Tuesday, September 14, 2010

A Foreign Birthday

Today I experienced my very first birthday away from the comforts of my home country - a foreign birthday. I must premise this blog with the caveat that it is only 2.15pm, and that much might remainin store for me, whereby this becomes the best/worst birthday ever but that, should it occur, will legitimise the existence of a different blogpost.

In typical rule-breaking form, my birthday began yesterday, as I had the dual pleasure of opening a package from home and Skyping with two best friends in Wellington. In my family we have a very strict rule in which no presents are to be opened - indeed, not even vague allusions towards said presents are permitted - before the day in question ('What will you have to look forward to??') so there was a certain naughty joy in opening my package on Birthday Eve. Coming from so far away, both weight and size was restricted, so this package, by dint of necessity, contained only the bare essentials for a happy existence (make-up, hair-dye, candy, a Lady Gaga poster). Further delight was granted in the form of a Tinker Bell card, which sings when opened. Angelic. I hope they experienced this at Customs, I sincerely do. It would bring joy to the most stoic of Japanese hearts. And, it would be just like them to take issue with my birthday pineapple lumps, when they have already let a consignment of illegal drugs (contraception) slip through their security. This was in fact that first piece of mail which reached me from home - a self-addressed, self-stamped envelope containing naught but a month free of fertilization. It having been some months since I compiled these envelopes, I experienced some confusion in coming across, amongst myriads of incomprehensible advertisements for pizza (although, comprehended that they were about pizza, didn't I?) not only mail in English, but mail in my own handwriting. Had I sent myself a congratulatory message? Was I posessed of a second personality, whose sole function was to ensure continued foetus-foiling? But no - simply the efforts of a more sensible past self bearing fruit (or not, as it were). Pregnancy in Japan (shudder) - not to be contemplated, as am currently living off Frosties and JellyBelly's which perhaps does not comprise sufficient nutrition for infant (other reasons include; utter fear and revulsion at prospect, genuine lack of impetus or desire, and probable alcohol-induced infertility). But I digress. A long way. I have digressed so far that have forgotten original thread. Must revise.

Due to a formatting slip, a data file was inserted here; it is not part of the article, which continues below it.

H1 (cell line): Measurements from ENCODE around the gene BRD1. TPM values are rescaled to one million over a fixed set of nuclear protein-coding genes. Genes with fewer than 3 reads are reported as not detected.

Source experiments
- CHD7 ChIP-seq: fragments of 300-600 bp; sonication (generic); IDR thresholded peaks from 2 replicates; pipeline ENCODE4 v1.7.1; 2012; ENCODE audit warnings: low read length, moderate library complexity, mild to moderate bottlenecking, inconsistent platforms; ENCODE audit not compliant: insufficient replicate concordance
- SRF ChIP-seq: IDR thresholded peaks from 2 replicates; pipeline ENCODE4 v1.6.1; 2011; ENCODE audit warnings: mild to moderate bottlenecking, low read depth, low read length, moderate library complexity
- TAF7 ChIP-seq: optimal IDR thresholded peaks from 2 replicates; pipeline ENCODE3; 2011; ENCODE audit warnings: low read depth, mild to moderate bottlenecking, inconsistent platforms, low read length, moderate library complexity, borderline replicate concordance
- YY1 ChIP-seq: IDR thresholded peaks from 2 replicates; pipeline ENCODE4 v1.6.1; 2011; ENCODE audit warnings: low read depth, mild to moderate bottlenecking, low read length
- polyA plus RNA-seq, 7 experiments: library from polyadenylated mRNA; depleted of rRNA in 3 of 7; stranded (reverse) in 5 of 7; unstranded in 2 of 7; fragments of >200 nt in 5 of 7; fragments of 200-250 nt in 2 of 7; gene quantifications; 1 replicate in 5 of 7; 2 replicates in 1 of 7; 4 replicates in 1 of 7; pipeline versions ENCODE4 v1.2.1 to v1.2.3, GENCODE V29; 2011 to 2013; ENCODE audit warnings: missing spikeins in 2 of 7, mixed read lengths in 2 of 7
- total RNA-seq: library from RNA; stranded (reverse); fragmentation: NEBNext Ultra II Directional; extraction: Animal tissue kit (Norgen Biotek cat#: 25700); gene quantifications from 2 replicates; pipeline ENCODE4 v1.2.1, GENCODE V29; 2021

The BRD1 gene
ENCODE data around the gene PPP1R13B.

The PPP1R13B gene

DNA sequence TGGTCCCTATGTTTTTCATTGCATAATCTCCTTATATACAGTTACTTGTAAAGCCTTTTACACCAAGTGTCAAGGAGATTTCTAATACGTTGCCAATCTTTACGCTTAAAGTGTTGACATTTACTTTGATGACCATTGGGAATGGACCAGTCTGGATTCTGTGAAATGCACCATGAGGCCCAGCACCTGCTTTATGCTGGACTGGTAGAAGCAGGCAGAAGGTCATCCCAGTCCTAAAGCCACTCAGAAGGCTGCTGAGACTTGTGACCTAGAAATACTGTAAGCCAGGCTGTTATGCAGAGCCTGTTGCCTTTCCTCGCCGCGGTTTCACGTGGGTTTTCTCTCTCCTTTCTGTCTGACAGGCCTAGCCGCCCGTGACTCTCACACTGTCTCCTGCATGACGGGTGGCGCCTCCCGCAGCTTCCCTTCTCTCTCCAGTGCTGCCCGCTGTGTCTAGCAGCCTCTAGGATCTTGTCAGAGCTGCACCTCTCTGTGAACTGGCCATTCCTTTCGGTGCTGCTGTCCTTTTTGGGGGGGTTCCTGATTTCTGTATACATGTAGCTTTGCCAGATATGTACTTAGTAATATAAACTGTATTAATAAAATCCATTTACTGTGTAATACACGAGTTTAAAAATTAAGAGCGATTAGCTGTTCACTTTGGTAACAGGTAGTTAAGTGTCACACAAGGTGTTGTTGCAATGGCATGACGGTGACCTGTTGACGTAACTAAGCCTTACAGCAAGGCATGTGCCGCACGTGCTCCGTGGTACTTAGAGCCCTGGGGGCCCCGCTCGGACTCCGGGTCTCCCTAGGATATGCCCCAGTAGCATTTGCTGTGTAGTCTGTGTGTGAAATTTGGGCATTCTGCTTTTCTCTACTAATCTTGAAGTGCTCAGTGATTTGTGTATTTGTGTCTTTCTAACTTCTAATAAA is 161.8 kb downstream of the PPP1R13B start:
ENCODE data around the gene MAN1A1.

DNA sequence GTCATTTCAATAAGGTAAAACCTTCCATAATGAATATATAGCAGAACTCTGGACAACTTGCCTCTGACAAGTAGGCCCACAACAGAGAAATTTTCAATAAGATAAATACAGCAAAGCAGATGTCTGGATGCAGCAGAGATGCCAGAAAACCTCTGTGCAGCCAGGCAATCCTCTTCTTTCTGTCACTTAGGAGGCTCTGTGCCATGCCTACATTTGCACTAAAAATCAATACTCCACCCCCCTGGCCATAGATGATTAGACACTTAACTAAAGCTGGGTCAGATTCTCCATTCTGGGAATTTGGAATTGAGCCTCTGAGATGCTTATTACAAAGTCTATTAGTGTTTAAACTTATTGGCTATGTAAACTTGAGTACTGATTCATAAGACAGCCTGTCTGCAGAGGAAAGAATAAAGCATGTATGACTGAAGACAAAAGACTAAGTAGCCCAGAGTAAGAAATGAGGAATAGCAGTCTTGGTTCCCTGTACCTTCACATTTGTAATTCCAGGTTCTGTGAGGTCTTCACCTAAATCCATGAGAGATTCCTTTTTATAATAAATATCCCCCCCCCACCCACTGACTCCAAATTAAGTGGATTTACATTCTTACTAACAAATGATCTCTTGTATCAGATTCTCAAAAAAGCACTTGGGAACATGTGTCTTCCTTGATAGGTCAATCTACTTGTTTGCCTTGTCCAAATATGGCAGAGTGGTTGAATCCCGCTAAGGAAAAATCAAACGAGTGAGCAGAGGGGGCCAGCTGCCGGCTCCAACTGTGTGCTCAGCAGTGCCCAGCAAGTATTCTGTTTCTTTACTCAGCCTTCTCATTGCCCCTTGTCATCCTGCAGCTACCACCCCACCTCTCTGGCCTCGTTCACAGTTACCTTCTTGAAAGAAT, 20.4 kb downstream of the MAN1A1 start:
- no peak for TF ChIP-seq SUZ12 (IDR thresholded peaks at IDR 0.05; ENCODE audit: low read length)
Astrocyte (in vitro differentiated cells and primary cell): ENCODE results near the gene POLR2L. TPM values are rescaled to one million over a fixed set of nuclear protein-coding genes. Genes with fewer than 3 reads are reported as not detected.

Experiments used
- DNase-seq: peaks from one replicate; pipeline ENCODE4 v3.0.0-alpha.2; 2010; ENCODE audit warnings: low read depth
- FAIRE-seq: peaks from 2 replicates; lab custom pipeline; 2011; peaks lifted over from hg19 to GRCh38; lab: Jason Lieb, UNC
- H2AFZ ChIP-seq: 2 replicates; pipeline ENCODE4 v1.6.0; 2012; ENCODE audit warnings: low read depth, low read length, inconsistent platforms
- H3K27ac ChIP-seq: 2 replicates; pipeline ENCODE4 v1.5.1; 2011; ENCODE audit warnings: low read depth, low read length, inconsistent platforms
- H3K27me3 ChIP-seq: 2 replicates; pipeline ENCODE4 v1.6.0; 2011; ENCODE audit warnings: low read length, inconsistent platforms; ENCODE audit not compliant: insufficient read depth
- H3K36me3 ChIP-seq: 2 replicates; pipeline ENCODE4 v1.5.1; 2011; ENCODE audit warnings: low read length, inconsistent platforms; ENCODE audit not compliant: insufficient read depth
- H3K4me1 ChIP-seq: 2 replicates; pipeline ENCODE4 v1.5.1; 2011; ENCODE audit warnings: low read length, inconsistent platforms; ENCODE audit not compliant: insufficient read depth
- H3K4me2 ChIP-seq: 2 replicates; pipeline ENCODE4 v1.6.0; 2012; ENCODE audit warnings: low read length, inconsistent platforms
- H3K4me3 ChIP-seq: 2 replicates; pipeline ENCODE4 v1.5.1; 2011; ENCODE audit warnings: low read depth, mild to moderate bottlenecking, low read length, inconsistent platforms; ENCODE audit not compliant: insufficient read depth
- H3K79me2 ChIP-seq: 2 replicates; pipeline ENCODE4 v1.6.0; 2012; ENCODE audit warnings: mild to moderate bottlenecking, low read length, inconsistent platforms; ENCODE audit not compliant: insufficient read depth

Ah. Yes. Package: thank you, family, for that small (though it cost $40 to post) piece of home on the anniversary of my existence. Appreciation all round. The second pre-birthday delight came in the form of the digital appearance of one Ally Garrett and one Diane White in my living room in Japan. People have told me before but I never really acknowledged the truth of it: Skype is genius. It is free! It has video! You can see, real-time, the expressions of derision that form on your best friends' faces when it becomes apparent that a month of dictating to Japanese children has left one with a distinct American twang (apparently I roll my 'r's now. When I say my name it sounds like Zac Efron(m?) is saying it)! You can also see yourself, so can observe own emotions when describing life in Japan. Most revealing. Perhaps overly so. But it really was indescribably wonderful to chat with friends from afar as if they were in the same room, to feel no fear that the conversation would be equal in price to that of a small car, and to be able to observe, with own two eyes, that they are not doing homework/watching re-runs of Shortland Street/inspecting breasts for lumps and/or lopsidedness, whilst doing so. One of the best birthday presents I could have received. Those who have not invested in the necessary software and teachnology - do so. It is one tehcnological advance for which I can express unadulterated approval. (Most amusing, too, was my ignorant insistence that, every time the camera froze, some energetic action from the subject would stimulate the camera back into action. Resultant shaking of head/hands/entire body followed by dizziness and anger pure entertainment. Highly recommend).